However, compared to the policy on grave robbery, ignoring a persistent drug problem was small potatoes. Apparently, Mayor Richard Wilkins III – who seemed to have been Sunnydale's mayor for longer than most of the town could even remember – had decided that, as Sunnydale's grave robbers apparently dug up between three and ten graves each night, it would be too much effort for the police to investigate all reported grave robberies. Thus, Sunnydale had adopted what the mayor referred to as his 'don't ask, don't tell' policy towards grave robbery. The police would not investigate whether grave robberies were occurring, and, through public education, citizens would be encouraged not to report grave robberies either. Apparently, the mayor had recently campaigned on this policy, noting that reported grave robberies were down by more than ninety percent.

In all honesty, the more time I spent in Sunnydale, the more I was starting to feel as if I had stepped into an episode of the Twilight Zone. However, as I had already taken a job with the Sunnydale Police Department and had bought a modest home in the area – figuring that, considering the rock bottom price at which I had purchased the house, its value could only go up – I was pretty well stuck here for the foreseeable future.

Oh well. It might not be Chicago, but Sunnydale did have a certain charm. Even if my partner had not shown up for work on my first day, apparently claiming that he had business to take care of – which a helpful passing officer had explained was my partner's code for 'I'm drunk off my ass' – things could be worse. I had a job in law enforcement again, I had a house, and I could afford to put food on the table. Even better, my annoying skank of a sister, who, of all people, had decided to shack up with my ex-husband after we divorced, lived halfway across the country now, so the odds of her and her new hubby stopping by for a visit – another word for gloating – were slim to none.

As it happened, it was not until that night when things would actually begin to get worse.

I was patrolling my beat alone at the corner of Wilkins I South and Wilkins III East (and was it just me who thought that there way too many things in this town named after one Wilkins or another) when I got a call from one of the police department's emergency dispatchers.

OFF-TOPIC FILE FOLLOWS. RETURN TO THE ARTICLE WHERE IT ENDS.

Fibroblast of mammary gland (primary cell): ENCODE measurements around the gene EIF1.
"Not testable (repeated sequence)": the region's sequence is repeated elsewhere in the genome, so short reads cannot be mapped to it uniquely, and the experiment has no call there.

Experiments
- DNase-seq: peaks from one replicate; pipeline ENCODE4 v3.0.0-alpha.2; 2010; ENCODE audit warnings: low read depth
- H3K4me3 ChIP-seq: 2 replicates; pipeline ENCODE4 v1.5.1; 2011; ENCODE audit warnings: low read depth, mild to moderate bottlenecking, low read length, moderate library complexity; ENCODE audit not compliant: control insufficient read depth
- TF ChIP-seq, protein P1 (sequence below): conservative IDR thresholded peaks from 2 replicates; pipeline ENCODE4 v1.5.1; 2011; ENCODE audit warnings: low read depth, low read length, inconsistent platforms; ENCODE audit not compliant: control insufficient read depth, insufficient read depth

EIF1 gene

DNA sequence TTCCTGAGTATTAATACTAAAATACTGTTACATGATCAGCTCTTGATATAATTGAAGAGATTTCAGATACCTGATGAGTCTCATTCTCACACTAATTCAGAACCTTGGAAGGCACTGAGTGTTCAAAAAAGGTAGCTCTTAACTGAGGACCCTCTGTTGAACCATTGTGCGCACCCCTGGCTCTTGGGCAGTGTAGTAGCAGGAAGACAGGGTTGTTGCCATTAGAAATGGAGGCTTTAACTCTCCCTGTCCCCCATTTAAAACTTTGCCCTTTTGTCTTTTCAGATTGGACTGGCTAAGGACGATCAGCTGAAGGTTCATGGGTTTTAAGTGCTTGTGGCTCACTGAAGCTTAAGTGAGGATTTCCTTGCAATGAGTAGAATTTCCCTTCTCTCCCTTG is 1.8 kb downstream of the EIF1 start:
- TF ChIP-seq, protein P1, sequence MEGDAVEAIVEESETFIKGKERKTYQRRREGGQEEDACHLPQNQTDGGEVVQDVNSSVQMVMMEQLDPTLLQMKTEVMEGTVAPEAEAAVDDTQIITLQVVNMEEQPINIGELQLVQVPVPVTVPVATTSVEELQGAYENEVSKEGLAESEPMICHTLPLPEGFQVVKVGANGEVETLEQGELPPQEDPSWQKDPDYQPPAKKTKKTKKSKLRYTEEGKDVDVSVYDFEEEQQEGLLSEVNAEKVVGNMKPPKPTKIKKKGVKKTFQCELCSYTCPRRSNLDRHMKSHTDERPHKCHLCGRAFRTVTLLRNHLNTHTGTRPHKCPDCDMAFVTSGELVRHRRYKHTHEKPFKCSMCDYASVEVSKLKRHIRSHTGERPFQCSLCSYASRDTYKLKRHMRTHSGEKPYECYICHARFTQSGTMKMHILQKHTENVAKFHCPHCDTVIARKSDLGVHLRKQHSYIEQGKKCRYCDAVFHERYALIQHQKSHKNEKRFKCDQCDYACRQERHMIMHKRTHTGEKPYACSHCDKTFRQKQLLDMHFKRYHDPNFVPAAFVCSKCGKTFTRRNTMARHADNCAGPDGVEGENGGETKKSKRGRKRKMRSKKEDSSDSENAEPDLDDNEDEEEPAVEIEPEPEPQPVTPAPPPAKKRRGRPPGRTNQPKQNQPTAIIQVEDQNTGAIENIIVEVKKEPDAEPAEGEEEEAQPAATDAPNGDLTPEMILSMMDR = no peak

“Sergeant Murphy, this is Dispatch. Please acknowledge.”

Pulling out my walkie talkie, I replied, “Dispatch, this is Murphy.”

“Sergeant Murphy, we just got a 911 call from near one of the cemeteries in the East End. Young man, sounded a bit crazy: he was claiming that he'd seen a corpse rise from the grave and start killing people. It's probably just a prank, but you should still check it out.”

Recalling the rough map of Sunnydale I had internalized before starting this job, I frowned.

“Dispatch, did the caller say which cemetery he was calling from? Aren't there two or three in the East End?”

“Four, and, no, he didn't say. Just check them out one by one. Like I said, we get these sort of prank calls all the time, so it's probably nothing. I'd send Robbins and Wilson to back you up, but they've turned off their radios, so I'm guessing they're taking a coffee break.”

Already moving towards the nearest cemetery I could recall, I stopped for a moment at the emergency dispatcher's words, simply staring ahead dumbly for a moment before I managed to find my voice again. He couldn't have possibly just said what I thought he had said?

“Uh, Dispatch, could you repeat that.”

“Something wrong, Sergeant?”

“Uh, no. Just thought I misheard you.”

“Four cemeteries, probably a prank, check them out, and you're on your own. No problems, Sergeant Murphy?”

“Uh,” I briefly equivocated, “I guess not. Thanks Dispatch.”

I was getting less and less impressed with Sunnydale's police every time I dealt with my fellow officers. What sort of self-respecting officer turned off his radio and took a coffee break while he was on call? I had drummed officers right out of Special Investigations for less serious misconduct. It was at least becoming clear how I had managed to land a job with Sunnydale PD. Compared to most of the rest of the malcontents who apparently called this department home, the chief had probably decided that I had a sterling record with Chicago PD.

Of course, while the call received by the emergency dispatcher could be a prank or hallucination, it might just as easily be a zombie, a black court vampire, or one or a dozen other assorted nasties I had tangled with at one time or another. He might even have seen a regular mugger or gang, and just gotten startled. From what Harry had told me, Chicago had been something of a supernatural hotspot – something to do with the convergence of ley lines around the city – so the odds of me running into supernatural evil in this small, university town were probably much lower. Even so, I was not going to take the chance that anyone I was sworn to protect might get hurt or killed because I had been remiss in my duty.

Hurrying as quickly as I could without being sloppy, it still took me nearly an hour before I hit pay dirt in the third graveyard I had checked out for suspicious activity. Apparently, putting off checking out the Wilkins I Memorial Cemetery and Wilkins II Memorial Cemetery, on account of being annoyed at their names, had been a bad call. If I had been even a little bit faster, maybe I could have saved the man and woman who were laying motionless on the ground in front of me. Looking at the amount of blood on the man and the way the woman's neck was bent, I was obviously far too late for them. Now, all that was left was to find out who or what had killed them, and bring their murderer to justice. Fortunately, I already had at least one lead which might help me in that endeavour.